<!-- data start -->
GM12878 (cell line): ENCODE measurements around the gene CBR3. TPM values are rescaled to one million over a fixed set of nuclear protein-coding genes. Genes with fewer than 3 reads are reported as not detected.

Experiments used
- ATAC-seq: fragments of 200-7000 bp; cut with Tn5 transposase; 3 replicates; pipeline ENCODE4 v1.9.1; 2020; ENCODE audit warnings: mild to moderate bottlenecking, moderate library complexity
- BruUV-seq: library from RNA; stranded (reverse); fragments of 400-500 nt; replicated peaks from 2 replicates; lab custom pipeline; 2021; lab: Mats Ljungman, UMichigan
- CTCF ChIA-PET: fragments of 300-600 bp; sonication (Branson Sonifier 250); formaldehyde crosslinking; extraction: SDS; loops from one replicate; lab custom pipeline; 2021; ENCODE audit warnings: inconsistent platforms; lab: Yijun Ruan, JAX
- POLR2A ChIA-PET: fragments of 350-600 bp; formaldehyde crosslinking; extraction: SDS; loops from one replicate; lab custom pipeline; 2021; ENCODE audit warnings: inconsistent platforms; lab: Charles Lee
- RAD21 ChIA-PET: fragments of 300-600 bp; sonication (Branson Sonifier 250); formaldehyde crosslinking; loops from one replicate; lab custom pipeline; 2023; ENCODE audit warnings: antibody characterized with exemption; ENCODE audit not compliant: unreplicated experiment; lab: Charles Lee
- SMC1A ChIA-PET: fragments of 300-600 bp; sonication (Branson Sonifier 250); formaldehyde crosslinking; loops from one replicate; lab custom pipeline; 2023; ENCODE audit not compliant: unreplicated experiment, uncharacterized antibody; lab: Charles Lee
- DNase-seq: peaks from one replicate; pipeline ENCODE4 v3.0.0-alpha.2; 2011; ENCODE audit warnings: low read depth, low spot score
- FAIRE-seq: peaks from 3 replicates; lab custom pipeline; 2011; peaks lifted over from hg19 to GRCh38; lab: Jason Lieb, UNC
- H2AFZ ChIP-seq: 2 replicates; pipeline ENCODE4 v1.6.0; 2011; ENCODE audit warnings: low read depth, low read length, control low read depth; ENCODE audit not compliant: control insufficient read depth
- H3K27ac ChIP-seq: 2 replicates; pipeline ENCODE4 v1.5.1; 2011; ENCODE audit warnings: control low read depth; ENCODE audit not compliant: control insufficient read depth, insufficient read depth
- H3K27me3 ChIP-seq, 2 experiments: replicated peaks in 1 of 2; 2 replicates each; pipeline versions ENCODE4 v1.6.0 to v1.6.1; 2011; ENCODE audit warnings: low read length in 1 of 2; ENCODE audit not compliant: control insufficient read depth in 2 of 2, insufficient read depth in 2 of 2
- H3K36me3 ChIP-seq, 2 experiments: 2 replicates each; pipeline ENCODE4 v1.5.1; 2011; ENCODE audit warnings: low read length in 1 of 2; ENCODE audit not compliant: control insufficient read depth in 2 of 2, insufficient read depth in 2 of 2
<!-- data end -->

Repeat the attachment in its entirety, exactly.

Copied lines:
GM12878 (cell line): ENCODE measurements around the gene CBR3. TPM values are rescaled to one million over a fixed set of nuclear protein-coding genes. Genes with fewer than 3 reads are reported as not detected.

Experiments used
- ATAC-seq: fragments of 200-7000 bp; cut with Tn5 transposase; 3 replicates; pipeline ENCODE4 v1.9.1; 2020; ENCODE audit warnings: mild to moderate bottlenecking, moderate library complexity
- BruUV-seq: library from RNA; stranded (reverse); fragments of 400-500 nt; replicated peaks from 2 replicates; lab custom pipeline; 2021; lab: Mats Ljungman, UMichigan
- CTCF ChIA-PET: fragments of 300-600 bp; sonication (Branson Sonifier 250); formaldehyde crosslinking; extraction: SDS; loops from one replicate; lab custom pipeline; 2021; ENCODE audit warnings: inconsistent platforms; lab: Yijun Ruan, JAX
- POLR2A ChIA-PET: fragments of 350-600 bp; formaldehyde crosslinking; extraction: SDS; loops from one replicate; lab custom pipeline; 2021; ENCODE audit warnings: inconsistent platforms; lab: Charles Lee
- RAD21 ChIA-PET: fragments of 300-600 bp; sonication (Branson Sonifier 250); formaldehyde crosslinking; loops from one replicate; lab custom pipeline; 2023; ENCODE audit warnings: antibody characterized with exemption; ENCODE audit not compliant: unreplicated experiment; lab: Charles Lee
- SMC1A ChIA-PET: fragments of 300-600 bp; sonication (Branson Sonifier 250); formaldehyde crosslinking; loops from one replicate; lab custom pipeline; 2023; ENCODE audit not compliant: unreplicated experiment, uncharacterized antibody; lab: Charles Lee
- DNase-seq: peaks from one replicate; pipeline ENCODE4 v3.0.0-alpha.2; 2011; ENCODE audit warnings: low read depth, low spot score
- FAIRE-seq: peaks from 3 replicates; lab custom pipeline; 2011; peaks lifted over from hg19 to GRCh38; lab: Jason Lieb, UNC
- H2AFZ ChIP-seq: 2 replicates; pipeline ENCODE4 v1.6.0; 2011; ENCODE audit warnings: low read depth, low read length, control low read depth; ENCODE audit not compliant: control insufficient read depth
- H3K27ac ChIP-seq: 2 replicates; pipeline ENCODE4 v1.5.1; 2011; ENCODE audit warnings: control low read depth; ENCODE audit not compliant: control insufficient read depth, insufficient read depth
- H3K27me3 ChIP-seq, 2 experiments: replicated peaks in 1 of 2; 2 replicates each; pipeline versions ENCODE4 v1.6.0 to v1.6.1; 2011; ENCODE audit warnings: low read length in 1 of 2; ENCODE audit not compliant: control insufficient read depth in 2 of 2, insufficient read depth in 2 of 2
- H3K36me3 ChIP-seq, 2 experiments: 2 replicates each; pipeline ENCODE4 v1.5.1; 2011; ENCODE audit warnings: low read length in 1 of 2; ENCODE audit not compliant: control insufficient read depth in 2 of 2, insufficient read depth in 2 of 2